Evil discusses defence cuts, Myanmar and rugby union…
I start with a letter from today’s Times. It could hardly be clearer:
“A failure to commit to a minimum of 2 per cent of GDP for defence could cost the Conservatives dear at the general election
Sir, The £38 billion black hole in the defence budget, first identified by the coalition government in 2010, is still cited as the reason for the draconian defence cuts since then, resulting in a 20-30 per cent reduction in our military capability. And yet the National Audit Office cannot support the figure, and attempts by the Commons defence select committee to be allowed access to the data were rebuffed in 2011-12.
The “black hole” nonsense has been used as an excuse to cut the defence budget to a dangerous level in a very unsafe world. A Royal Navy temporarily without carriers and fixed-wing aircraft, and with only 19 escorts, is insufficient for our security needs. The carrier situation will be resolved by 2020, but will we have the Sea Lightnings to embark in them? On the Army, the measures announced are a courageous attempt to match capability with reduced resources, but one has to doubt the readiness of the reserve element. In the RAF there are insufficient fast jets of the type we need.
We need to take a hard look at the impact of frontline cuts; we are in danger of changing our global status by default and without debate. As a minimum, the two main parties should make a manifesto pledge to increase the percentage of GDP spent on defence to 2 per cent throughout the next parliament.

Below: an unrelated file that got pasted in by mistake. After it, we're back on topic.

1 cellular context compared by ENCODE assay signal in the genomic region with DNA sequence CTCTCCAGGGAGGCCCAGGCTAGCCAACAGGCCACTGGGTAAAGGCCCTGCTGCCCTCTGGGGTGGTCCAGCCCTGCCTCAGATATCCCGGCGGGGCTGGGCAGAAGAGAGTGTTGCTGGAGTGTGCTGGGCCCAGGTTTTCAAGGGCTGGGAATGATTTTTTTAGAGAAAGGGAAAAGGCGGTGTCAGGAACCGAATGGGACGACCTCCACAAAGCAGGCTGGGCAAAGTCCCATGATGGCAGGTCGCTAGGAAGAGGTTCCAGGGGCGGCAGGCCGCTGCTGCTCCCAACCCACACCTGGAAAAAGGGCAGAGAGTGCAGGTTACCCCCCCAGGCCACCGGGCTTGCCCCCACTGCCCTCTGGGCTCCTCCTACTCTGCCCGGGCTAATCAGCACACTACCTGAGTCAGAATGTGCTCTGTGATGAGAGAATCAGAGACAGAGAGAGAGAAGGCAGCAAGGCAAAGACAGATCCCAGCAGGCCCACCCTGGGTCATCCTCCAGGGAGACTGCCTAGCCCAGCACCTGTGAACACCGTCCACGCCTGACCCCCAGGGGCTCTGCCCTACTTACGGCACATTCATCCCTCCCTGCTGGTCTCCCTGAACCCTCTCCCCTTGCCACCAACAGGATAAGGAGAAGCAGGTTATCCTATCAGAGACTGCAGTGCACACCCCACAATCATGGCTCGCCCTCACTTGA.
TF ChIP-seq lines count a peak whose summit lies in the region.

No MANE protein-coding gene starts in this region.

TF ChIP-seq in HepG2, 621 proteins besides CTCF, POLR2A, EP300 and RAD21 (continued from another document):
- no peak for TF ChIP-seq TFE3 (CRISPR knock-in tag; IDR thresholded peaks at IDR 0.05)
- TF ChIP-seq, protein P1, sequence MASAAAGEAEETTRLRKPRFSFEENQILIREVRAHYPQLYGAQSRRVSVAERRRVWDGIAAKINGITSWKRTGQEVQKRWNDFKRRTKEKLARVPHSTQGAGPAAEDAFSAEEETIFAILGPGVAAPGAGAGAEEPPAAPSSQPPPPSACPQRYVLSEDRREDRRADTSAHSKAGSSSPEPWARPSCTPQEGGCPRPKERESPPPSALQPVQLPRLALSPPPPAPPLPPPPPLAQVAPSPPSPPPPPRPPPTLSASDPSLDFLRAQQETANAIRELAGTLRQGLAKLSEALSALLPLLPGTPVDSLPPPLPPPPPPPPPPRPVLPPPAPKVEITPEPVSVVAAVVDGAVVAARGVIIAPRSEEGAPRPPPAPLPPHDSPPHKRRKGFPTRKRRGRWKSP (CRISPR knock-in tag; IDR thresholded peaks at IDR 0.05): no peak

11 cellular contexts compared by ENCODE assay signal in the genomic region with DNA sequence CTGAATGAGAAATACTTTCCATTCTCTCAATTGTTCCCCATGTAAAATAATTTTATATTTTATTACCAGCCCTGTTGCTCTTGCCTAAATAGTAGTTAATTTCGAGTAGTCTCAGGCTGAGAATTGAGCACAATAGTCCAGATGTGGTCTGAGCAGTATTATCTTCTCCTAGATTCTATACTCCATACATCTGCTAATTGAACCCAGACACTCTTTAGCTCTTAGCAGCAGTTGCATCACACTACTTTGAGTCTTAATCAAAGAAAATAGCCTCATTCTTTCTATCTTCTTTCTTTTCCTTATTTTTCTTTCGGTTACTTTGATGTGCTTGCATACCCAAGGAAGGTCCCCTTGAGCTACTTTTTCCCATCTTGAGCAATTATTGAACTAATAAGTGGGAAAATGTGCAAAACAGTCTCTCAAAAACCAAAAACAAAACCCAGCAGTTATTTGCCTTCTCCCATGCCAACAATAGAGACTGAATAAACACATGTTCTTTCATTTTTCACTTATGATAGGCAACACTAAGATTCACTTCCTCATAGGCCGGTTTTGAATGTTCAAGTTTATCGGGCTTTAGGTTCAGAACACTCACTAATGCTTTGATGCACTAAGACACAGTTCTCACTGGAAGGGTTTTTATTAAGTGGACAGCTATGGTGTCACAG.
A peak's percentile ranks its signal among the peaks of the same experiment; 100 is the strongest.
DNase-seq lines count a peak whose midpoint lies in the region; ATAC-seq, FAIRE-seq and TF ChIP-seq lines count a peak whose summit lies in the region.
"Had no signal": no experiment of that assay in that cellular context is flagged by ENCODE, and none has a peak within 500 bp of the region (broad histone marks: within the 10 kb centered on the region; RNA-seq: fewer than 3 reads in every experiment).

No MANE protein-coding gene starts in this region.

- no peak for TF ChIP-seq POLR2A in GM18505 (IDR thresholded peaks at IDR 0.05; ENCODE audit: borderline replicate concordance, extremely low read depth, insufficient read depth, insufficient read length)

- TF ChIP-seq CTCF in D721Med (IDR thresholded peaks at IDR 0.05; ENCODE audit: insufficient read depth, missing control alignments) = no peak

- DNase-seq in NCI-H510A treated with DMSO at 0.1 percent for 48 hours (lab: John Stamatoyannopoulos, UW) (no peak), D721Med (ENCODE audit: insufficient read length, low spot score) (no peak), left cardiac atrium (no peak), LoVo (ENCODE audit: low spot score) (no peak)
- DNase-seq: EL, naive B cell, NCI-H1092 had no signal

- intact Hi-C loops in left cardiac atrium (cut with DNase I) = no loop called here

Admiral Lord West of Spithead
House of Lords”
It should be borne in mind that the LibDems have sought to see that a minimum 0.7% of GDP is spent on overseas aid. These expenditures include military equipment for India which we, the donors, can’t afford ourselves. Those whom the gods would destroy, they first drive mad.
Yesterday evening, I was visited by Vassilios Carellas and Andrew King. Vassilios is of course a friend from Kryso (now CNG) days and heads Ortac (OTC). Andrew is a geologist and banker by upbringing and experience. Aged 50, he is married with two children and lives south of London. However, he has formed Highland Metals, incorporated in Singapore but entirely concentrated on developing tin/tungsten extraction in Burma, more recently known as Myanmar.
He described recent times in that country and, quite clearly, things are looking up. The military are proving slow to relinquish power but the forces lined up against them are irresistible. An election later this year will take matters along: the US will see serious development money put to work.
I am not subscribing for new at this time despite the fact that Andrew’s description of events is entirely plausible and most encouraging. In my opinion, Highland Metals is still an early stage company best grown in private. However, Andrew persuaded me that there are many sectors of Myanmar’s economy awaiting unlocking, particularly those in tourism. I suspect that there are huge opportunities for courteously managed capital.
Elsewhere, my legal- and eagle-eyed correspondent north of the border, Ross Annan, has kindly forwarded the following cutting covering rugby union football sixty-eight years ago: